Tips for Completing Your NCAA Tournament Brackets
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March Madness: Tips for Completing Your NCAA Tournament Brackets
NCAA tournament brackets are part art and part science, but there are some numbers and trends that can assist you in filling out your brackets
Completing NCAA tournament brackets is part art and part science. Make no mistake, however, it mostly art. Your chances of correctly picking every game in the NCAA basketball tournament are 1 in 5.7 billion. Fortunately, there are some numbers and trends that can assist you in filling out your brackets.
- From 1991-2005, the championship has been won 12 out of 15 times by a team from the ACC, Big Ten or SEC.
- If you take the tournament seedings into account, the total of the seedings for the Final Four teams should be 10 or less. For example, if the seedings for the teams in the Final Four were 1, 3, 2 and 4, the total would be ten. Ideally, you want the total of the seedings to be 8, 9, or 10.
- The number one seeded teams are more likely to lose in the Final Four than in any other round. Top seeds are 19-17 in the Final Four as opposed to 214-26 in the first three rounds.
- A number 16 seed has never beaten a number one seed. Don't try to get cute predicting an upset of this magnitude. It just won't happen.
- Predicting upsets is the name of the game, but don't let yourself get upset happy. This usually occurs when somebody is predicting their hometown or favorite team to advance further than they have a right to.
- It is highly unlikely that all four number one seeded teams will make it to the Final Four. It is, on the other hand, extremely likely that at least one number one seed will make it to the Final Four.
- The top three seeded teams are very, very powerful in the NCAA Tournament. Top three seeds have won 18 of the last 21 titles.
- Beyond the top 3 seedings, most teams do not have a shot at the National Title. One title has been won by a number 4, 6 and 8 respectively. No other seed has won the tournament.
- Use discretion in predicting your upsets. It is a given that upsets will occur. That is the beauty of the NCAA Tournament. It is what the Big Dance is all about. Okay, we know that a number 12, 13 or 14 seed will win at least one game on Thursday or Friday of the opening round. The trick is finding that upset team. Picking NCAA Tournament upsets is a tricky business. If you are right, you can be a front-runner to win your pool. The drawback is that if you are wrong, and the team you picked to lose in upset fashion advances to the Sweet Sixteen or beyond, you are likely done in your pool.
- If you are determined to pick a big 1st round tournament upset or two, we recommend that you look to that team's opponent in the second round. If, for example, you look and see that neither team in your upset game (the 5 vs. 12 game) can beat the number 4 seed in the next round, then go ahead and shoot for the upset knowing that the number 5 seed isn't likely to hurt you in the later rounds.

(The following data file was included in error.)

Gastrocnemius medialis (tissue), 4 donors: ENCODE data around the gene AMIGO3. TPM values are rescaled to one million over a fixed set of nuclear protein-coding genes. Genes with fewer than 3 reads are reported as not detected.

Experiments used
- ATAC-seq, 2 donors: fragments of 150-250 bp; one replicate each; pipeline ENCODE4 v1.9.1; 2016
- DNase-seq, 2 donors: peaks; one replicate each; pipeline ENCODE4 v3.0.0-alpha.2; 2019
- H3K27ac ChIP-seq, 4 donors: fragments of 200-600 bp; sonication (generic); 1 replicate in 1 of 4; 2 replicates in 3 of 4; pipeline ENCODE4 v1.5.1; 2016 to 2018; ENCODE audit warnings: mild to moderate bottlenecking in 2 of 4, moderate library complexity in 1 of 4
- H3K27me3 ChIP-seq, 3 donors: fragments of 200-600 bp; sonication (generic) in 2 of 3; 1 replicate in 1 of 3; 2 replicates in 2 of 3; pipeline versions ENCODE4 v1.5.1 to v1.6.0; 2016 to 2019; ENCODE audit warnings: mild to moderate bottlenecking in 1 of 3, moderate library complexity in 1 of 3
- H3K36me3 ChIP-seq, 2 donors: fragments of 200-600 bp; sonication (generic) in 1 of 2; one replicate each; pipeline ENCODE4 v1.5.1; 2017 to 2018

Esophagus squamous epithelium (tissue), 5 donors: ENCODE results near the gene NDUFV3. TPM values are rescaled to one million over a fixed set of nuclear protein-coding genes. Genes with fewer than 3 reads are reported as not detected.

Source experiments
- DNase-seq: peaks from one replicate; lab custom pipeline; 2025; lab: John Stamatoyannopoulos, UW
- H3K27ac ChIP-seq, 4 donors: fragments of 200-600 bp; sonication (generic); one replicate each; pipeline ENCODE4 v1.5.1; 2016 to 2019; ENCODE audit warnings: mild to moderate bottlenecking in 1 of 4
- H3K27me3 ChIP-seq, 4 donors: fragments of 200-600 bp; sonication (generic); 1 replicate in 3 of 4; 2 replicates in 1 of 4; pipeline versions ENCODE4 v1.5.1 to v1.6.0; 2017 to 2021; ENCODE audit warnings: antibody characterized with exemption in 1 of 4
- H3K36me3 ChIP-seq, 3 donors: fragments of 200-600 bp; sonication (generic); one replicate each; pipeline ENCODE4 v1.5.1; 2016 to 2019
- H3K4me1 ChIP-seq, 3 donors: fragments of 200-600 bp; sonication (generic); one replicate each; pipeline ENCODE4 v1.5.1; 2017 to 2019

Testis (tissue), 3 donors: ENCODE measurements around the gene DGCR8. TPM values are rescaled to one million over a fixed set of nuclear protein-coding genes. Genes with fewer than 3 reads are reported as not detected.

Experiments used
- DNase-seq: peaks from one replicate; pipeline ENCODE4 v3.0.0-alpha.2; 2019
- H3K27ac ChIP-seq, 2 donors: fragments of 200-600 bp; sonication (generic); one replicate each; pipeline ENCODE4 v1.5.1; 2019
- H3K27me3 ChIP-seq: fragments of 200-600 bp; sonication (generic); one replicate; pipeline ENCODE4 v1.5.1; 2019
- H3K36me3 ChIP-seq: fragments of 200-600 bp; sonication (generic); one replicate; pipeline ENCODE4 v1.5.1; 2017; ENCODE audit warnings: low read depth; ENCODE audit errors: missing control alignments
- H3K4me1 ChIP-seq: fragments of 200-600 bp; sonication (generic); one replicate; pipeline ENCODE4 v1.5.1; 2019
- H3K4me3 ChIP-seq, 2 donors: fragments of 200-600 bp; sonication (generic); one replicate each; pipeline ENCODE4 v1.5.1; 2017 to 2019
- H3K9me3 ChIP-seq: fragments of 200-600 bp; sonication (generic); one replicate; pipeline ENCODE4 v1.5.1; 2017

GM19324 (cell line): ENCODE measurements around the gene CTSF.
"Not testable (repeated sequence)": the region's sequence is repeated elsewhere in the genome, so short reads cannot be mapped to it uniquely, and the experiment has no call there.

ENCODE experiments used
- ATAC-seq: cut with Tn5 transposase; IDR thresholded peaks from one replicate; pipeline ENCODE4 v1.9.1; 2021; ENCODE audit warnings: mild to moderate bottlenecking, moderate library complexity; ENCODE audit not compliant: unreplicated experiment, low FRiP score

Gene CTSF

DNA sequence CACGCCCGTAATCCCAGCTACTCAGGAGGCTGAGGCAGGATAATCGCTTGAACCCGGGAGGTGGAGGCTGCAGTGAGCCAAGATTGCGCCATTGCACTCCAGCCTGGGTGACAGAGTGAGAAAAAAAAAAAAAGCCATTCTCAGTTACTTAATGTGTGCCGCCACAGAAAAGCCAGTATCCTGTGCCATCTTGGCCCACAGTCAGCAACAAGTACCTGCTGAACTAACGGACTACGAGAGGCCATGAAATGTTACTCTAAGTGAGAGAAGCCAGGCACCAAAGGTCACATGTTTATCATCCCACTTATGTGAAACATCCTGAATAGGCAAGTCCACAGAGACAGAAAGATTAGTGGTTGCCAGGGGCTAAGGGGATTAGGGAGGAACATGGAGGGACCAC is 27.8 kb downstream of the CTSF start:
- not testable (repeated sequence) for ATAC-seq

- Since the tournament went to the current 64 team format in 1985, a number 11 seed has made it to the Final Four one time. In that same time, there has never been a 7, 9 or 10 seed in the Final Four.
- Number 9 seeds are important. Number 9 seeds have actually won more games than they have lost against the number 8 seeds, 46-38. They fare much worse in the 2nd round, however, winning only 3 games and losing 43. Of course, this has a lot to do with the fact that the winner of the 8 vs. 9 game is rewarded with a match-up against the number 1 seed in their region.
- The bottom seeds, seeds 13-16 do not fare well in the tournament, having won just 5 2nd round games in the past 21 years (1985-2005).
- If you are going to play a longshot, the 12th seeded teams are the way to go. Since 1985, number 12 seeds have won 27 first round games and are 14-12 in the second round.
- Number 11 seeds are 25-59 in the 1st round and 10-15 in the 2nd round.
- Beware of teams with injuries. Tournament games are won by good teams with star players. A team will have a very difficult time when a key player is injured.
- Avoid sentimental favorites. There are great story lines to every NCAA Tournament. Remember, once the adrenaline wears off, it is the talented and well coached teams that win.
- Look for teams with experience. In today's college basketball, the best teams lack experience. This is, of course, due to the fact that the best players leave early for the NBA. This provides an excellent opportunity for senior laden teams to flourish in the tournament. Coaching experience is also important. Coaches with tournament experience know how to prepare their teams for these important games.
The chart below shows how each seed has done in the NCAA Tournament from 1985-2005. In 1985 the tournament went to its present 64-team format.
|7||51-33||7||14-37||7||6-8||7||0-6||7|| ||7|| ||7||71-84
|9||46-38||9||3-43||9||1-2||9||0-1||9|| ||9|| ||9||50-84
|10||33-51||10||17-16||10||6-11||10||0-6||10|| ||10|| ||10||56-84
|12||27-57||12||14-13||12||1-13||12||0-1||12|| ||12|| ||12||42-84
|13||17-67||13||3-14||13||0-3||13|| ||13|| ||13|| ||13||20-84
|14||14-70||14||2-12||14||0-2||14|| ||14|| ||14|| ||14||16-84
|15||4-80||15||0-4||15|| ||15|| ||15|| ||15|| ||15||4-84
|16||0-84||16|| ||16|| ||16|| ||16|| ||16|| ||16||0-84
* Arizona - 1997 ** Kansas - 1988 *** Villanova - 1985
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